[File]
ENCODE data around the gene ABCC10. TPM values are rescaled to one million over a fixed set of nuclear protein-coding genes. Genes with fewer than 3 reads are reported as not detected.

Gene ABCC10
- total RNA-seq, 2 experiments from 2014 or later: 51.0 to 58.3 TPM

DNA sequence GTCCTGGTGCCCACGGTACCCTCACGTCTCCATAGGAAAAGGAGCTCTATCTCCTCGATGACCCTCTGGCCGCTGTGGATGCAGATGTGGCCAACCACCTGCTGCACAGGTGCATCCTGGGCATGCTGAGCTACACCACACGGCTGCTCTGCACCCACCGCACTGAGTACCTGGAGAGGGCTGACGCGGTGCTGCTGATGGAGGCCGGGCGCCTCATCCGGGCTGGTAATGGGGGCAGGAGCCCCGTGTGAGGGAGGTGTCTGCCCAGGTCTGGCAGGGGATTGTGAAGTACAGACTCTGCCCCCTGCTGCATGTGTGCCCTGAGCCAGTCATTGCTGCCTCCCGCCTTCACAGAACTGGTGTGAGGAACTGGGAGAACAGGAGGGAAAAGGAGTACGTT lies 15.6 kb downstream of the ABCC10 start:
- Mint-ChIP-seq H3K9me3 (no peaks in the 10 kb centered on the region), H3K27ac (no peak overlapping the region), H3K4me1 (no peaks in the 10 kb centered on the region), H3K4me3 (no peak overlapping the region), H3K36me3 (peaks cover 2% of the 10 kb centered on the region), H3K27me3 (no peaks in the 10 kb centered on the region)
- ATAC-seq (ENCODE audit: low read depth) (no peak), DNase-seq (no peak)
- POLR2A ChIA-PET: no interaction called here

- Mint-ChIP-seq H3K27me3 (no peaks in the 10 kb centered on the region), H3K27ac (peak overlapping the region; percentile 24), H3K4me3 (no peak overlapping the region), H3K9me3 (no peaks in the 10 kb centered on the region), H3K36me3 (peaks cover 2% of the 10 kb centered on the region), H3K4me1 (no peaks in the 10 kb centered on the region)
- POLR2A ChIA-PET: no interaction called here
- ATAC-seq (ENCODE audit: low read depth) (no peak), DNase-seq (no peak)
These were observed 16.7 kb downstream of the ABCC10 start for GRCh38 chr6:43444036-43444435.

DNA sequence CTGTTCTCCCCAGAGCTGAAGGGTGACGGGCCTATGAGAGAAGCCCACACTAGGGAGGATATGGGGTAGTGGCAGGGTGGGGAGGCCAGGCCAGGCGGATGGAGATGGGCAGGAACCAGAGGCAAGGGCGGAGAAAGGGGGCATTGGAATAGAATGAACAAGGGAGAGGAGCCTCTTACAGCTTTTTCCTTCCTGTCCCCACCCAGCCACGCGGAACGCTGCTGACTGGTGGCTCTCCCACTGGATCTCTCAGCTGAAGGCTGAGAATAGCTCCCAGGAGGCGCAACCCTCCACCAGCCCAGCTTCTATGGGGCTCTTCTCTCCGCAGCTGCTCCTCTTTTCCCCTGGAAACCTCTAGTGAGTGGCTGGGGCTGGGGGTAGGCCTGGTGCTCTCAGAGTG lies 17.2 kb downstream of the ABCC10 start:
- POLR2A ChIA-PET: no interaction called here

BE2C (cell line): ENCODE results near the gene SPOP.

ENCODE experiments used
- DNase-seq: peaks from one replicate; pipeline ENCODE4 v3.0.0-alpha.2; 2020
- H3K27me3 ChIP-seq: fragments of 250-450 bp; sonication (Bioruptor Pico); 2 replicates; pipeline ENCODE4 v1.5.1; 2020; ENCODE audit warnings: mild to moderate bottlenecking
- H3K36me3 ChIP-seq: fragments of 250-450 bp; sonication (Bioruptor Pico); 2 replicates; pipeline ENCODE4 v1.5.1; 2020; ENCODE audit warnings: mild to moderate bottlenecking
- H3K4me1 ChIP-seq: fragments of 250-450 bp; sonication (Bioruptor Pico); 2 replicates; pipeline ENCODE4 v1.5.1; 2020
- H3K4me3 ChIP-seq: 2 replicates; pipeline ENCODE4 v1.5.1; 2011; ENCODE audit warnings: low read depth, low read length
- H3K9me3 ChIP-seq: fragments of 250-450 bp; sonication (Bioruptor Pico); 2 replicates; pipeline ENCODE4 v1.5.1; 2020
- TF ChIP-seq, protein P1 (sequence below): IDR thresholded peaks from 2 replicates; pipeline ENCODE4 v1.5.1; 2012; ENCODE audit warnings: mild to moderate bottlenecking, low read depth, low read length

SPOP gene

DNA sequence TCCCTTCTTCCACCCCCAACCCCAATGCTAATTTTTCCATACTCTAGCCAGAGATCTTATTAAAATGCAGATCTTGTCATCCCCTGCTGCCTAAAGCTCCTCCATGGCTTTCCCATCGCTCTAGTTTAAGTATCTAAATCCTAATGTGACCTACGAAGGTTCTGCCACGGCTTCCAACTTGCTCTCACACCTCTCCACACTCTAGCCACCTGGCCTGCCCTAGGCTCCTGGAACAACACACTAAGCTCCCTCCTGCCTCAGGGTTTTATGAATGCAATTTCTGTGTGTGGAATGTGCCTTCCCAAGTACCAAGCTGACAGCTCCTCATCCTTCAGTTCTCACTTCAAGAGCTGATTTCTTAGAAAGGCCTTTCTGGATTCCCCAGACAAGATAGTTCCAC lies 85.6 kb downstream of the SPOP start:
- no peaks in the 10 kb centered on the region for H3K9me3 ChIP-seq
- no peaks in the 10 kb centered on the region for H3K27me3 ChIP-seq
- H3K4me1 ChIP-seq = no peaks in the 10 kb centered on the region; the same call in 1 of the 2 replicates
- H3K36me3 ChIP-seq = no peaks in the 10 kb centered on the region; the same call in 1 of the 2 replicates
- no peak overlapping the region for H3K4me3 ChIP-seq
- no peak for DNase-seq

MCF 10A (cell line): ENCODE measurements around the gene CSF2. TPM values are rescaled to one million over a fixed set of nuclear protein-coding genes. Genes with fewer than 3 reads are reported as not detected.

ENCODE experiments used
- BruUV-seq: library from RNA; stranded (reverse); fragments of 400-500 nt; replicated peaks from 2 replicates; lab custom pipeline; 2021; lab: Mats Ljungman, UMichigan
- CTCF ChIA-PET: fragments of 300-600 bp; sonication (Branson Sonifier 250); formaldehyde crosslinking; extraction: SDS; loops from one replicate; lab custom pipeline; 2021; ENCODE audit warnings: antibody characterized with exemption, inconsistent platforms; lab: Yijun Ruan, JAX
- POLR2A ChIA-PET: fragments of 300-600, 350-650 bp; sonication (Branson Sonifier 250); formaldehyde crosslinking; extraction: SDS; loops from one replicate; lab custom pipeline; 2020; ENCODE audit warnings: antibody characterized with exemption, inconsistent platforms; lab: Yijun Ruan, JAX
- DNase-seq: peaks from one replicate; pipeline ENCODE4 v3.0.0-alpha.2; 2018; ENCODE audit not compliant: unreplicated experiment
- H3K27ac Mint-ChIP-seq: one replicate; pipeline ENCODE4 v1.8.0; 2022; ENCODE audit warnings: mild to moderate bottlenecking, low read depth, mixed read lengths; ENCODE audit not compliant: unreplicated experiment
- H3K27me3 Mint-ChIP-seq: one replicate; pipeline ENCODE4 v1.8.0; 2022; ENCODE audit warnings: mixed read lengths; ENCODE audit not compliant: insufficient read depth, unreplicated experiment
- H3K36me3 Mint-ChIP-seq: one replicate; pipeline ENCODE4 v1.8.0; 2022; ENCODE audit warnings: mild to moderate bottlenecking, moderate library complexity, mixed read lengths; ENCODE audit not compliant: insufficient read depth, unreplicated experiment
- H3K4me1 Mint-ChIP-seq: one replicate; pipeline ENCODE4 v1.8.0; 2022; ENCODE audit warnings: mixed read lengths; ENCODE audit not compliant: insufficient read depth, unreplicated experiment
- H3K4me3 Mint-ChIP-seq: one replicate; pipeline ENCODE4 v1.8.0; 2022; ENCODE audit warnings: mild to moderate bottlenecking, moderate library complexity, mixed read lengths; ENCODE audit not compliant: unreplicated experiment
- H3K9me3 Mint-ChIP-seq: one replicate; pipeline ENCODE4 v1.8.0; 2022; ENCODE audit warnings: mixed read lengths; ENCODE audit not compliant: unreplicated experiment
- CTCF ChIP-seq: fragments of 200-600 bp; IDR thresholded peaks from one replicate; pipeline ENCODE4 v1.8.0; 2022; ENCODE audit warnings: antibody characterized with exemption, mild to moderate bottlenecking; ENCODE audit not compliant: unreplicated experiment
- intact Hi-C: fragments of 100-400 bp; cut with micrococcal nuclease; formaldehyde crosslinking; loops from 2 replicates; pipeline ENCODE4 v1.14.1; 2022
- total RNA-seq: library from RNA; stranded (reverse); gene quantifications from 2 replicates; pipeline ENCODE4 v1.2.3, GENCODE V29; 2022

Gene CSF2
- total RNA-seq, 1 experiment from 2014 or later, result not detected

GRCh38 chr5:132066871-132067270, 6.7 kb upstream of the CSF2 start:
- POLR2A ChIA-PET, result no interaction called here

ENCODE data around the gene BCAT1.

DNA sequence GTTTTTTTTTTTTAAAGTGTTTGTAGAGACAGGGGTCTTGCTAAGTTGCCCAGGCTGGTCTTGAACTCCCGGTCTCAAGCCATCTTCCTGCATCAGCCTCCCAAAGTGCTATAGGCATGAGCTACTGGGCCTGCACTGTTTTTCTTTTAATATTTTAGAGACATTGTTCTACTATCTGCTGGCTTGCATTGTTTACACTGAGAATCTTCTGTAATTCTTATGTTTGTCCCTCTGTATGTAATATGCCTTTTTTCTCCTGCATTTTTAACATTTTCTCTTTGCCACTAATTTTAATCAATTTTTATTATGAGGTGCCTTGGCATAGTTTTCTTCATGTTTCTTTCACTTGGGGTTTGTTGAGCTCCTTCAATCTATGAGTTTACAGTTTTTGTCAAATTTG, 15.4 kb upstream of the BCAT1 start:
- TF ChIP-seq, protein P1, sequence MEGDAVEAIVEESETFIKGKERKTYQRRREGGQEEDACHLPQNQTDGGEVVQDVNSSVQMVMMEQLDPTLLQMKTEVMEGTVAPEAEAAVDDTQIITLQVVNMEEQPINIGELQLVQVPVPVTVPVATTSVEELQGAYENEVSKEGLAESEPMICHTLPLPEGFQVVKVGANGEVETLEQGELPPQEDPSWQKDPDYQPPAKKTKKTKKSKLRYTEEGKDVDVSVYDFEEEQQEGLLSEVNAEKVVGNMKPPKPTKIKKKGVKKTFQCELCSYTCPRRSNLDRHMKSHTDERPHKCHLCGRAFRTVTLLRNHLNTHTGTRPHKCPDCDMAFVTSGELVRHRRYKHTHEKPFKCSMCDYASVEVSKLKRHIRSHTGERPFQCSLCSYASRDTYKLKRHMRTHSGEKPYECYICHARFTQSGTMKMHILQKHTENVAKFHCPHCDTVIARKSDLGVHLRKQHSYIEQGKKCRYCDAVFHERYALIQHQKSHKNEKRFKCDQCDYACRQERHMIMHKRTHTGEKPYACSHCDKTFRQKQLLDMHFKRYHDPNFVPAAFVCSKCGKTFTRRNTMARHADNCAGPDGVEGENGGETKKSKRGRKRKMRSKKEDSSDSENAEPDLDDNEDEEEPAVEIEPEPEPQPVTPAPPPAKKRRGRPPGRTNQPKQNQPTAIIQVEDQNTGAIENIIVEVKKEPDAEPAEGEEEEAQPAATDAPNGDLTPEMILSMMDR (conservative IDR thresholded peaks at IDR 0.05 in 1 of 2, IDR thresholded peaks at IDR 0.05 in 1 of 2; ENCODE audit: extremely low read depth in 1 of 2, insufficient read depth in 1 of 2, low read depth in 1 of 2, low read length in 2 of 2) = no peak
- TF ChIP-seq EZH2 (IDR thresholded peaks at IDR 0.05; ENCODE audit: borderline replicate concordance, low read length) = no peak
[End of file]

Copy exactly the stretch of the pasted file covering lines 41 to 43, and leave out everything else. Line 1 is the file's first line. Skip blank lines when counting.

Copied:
- H3K4me3 Mint-ChIP-seq: one replicate; pipeline ENCODE4 v1.8.0; 2022; ENCODE audit warnings: mild to moderate bottlenecking, moderate library complexity, mixed read lengths; ENCODE audit not compliant: unreplicated experiment
- H3K9me3 Mint-ChIP-seq: one replicate; pipeline ENCODE4 v1.8.0; 2022; ENCODE audit warnings: mixed read lengths; ENCODE audit not compliant: unreplicated experiment
- CTCF ChIP-seq: fragments of 200-600 bp; IDR thresholded peaks from one replicate; pipeline ENCODE4 v1.8.0; 2022; ENCODE audit warnings: antibody characterized with exemption, mild to moderate bottlenecking; ENCODE audit not compliant: unreplicated experiment